RICHMOND, Va. — Federal prosecutors will dismiss charges against a Virginia man they say posed as a CIA agent to get others to rob three banks in northern Virginia.
The charges are being dropped as part of a plea deal in which Joshua Brady pleaded guilty to forging a Richmond federal judge’s signature. Court records show Brady created a fake court order and falsified the judge’s signature in an effort to get his cell phone service restored after a dispute with Verizon over an unpaid bill.
On Wednesday, Brady, 26, was sentenced to three years of supervised release and ordered to receive mental health treatment. He was also ordered not to use the Internet for a year.
“Although there is some disagreement between mental health professionals about Brady’s diagnosis, there is complete agreement that he suffers from serious mental health problems that provided him with a defense to attempted bank robbery and false impersonation charge,” Assistant U.S. Attorney Michael Moore wrote in a position paper on Brady’s sentencing.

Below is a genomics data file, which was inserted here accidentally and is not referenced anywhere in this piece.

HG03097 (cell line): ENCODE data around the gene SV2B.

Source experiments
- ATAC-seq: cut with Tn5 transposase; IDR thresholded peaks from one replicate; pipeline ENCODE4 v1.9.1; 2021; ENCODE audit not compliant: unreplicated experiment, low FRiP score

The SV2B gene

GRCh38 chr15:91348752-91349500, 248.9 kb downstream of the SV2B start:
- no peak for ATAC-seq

Brady is living with his mother and stepfather in South Chesterfield, according to court documents.
Court records say the attempted bank robberies occurred in Alexandria and Fairfax County in June 2012. Brady told those he wanted to rob the banks that they would be helping in a bank security exercise.
“It is difficult to overstate the seriousness of that conduct, which could have led to violence directed at bank employees, bystanders, or the persons who attempted these robberies while acting at Brady’s behest,” Moore wrote.
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